Friday, January 23, 2009

Paul Knox reviews Peter Hallward

Paul Knox, a former Latin America correspondent for the Globe and Mail and currently the chair of the School of Journalism at Ryerson University in Toronto, has reviewed Middlesex University philosophy professor Peter Hallward’s thoroughly absurd book on Haiti, Damming the Flood: Haiti, Aristide and the Politics of Containment, in the new Literary Review of Canada. An interesting and accurate observation by Knox (whom I met once briefly in Haiti in 2004) runs as follows:

If you relied solely on these 360 pages, you would not know what Haiti looks or sounds like, nor would you have much sense of what it is like to live there. You would not be able to visualize the bare brown hills, stripped of wood for fuel; the rich rice fields of the Artibonite valley; the dark, cramped dwellings squeezed along impossibly narrow alleys in Port-au-Prince’s slums. You would be ignorant of vaudou, Haiti’s politically significant popular religion. You would know almost nothing about the devastating environmental consequences of Haiti’s peculiar forms of exploitation. You would be unaware of its rich artistic traditions—the popular music and the folk paintings that express political feeling and personal consciousness...Even when surveying his chosen field, he narrows his gaze sharply. There are Haitians who do not share his views about the importance of Fanmi Lavalas and have chosen to act accordingly. They form other political groups; they make alliances; they keep their distance from Aristide. For Hallward, these people were either bought off, politically misguided or rotten from the start. Intellectuals who were persecuted by the Duvalier regime but found it impossible to work with Aristide are excoriated as opportunists whose true bourgeois colours eventually bled through. The anti-Aristide workers’ organization Batay Ouvriye is guilty of “a distorted sense of betrayal and resentment.” Leslie Voltaire, a former presidential chief of staff, is accused of “collusion” for agreeing to serve on a post-Aristide interim ruling council, even though no evidence is offered that he used the position to betray the departed president. Many of these people are voted off the island by Hallward because they received money from U.S. and other foreign foundations. He refrains from noting that some prominent American backers of Aristide were paid consultants for his government.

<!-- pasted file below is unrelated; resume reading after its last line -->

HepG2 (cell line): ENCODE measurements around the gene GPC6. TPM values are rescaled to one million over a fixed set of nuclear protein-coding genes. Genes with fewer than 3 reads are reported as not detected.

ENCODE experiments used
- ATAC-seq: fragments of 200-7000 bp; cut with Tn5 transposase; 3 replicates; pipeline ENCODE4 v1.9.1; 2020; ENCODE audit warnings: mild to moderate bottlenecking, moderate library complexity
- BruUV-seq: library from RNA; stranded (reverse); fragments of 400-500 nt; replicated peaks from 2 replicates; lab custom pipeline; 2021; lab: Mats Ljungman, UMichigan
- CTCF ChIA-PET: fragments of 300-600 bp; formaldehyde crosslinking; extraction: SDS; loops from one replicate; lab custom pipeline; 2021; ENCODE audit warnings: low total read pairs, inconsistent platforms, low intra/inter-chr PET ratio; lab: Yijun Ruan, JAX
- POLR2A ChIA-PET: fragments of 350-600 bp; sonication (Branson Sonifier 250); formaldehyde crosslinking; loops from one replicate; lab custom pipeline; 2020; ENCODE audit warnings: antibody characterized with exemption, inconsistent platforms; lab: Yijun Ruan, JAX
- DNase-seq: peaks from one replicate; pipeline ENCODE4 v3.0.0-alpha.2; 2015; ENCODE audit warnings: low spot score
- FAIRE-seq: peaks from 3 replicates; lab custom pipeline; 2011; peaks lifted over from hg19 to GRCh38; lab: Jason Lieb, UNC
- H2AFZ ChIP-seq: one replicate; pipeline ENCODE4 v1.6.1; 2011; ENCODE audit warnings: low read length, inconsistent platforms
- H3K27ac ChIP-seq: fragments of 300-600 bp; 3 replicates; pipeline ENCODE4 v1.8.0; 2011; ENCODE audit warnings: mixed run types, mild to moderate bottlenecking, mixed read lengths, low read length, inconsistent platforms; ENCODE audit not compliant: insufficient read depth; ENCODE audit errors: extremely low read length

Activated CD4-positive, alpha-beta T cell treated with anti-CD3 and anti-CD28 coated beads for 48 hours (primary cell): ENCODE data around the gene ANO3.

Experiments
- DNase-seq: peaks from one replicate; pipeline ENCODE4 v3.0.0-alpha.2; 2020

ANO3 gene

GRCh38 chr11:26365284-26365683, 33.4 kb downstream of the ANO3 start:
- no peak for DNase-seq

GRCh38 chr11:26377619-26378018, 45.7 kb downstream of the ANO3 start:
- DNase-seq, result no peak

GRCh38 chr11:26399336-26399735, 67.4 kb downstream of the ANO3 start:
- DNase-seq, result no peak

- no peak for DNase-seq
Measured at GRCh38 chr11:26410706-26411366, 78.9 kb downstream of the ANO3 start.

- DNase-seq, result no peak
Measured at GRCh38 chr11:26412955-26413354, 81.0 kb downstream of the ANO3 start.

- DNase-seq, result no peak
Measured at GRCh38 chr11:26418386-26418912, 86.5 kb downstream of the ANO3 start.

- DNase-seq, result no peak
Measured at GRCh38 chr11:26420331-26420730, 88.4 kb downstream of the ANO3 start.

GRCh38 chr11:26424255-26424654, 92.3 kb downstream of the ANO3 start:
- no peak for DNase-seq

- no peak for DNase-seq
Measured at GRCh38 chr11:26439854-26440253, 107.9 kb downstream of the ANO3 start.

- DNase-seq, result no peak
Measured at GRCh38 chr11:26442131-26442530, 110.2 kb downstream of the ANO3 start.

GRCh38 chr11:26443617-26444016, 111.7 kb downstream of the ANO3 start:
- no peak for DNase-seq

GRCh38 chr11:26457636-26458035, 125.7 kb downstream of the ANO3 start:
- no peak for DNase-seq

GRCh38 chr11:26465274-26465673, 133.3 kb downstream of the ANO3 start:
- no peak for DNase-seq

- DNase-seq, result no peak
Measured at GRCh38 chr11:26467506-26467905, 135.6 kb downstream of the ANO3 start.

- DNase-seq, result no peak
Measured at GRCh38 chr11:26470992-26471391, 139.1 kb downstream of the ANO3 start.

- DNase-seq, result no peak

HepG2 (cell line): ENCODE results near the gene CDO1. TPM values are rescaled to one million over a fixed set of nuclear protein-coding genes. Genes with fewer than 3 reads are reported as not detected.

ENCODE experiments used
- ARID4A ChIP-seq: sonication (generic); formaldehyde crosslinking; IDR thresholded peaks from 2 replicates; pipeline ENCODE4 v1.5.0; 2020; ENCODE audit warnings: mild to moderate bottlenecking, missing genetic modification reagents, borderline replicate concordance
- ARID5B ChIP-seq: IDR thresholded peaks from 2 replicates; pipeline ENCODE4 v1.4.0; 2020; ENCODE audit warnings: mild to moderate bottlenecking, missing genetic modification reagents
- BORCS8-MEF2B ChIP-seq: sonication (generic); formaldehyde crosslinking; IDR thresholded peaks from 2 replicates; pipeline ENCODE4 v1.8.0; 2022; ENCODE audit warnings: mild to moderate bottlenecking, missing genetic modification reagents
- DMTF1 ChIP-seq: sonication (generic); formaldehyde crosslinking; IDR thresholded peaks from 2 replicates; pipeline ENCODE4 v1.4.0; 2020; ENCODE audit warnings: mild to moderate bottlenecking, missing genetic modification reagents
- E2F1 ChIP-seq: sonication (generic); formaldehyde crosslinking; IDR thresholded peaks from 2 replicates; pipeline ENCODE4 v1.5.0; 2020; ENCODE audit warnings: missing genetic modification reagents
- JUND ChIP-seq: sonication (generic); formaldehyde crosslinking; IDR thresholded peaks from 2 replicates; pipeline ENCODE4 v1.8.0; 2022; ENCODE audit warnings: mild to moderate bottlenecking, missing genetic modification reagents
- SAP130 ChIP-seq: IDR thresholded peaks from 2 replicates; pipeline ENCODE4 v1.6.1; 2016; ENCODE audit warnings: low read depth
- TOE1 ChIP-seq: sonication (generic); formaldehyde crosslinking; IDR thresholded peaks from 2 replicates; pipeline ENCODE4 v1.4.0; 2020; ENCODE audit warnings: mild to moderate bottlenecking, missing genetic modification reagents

Having myself waded through Damming the Flood’s tedious marriage of sloppy scholarship and moral cowardice masquerading as academic inquiry, I have to say that I find much of Knox’s critique quite on the mark.

Readers can find my own review of Hallward’s book here.

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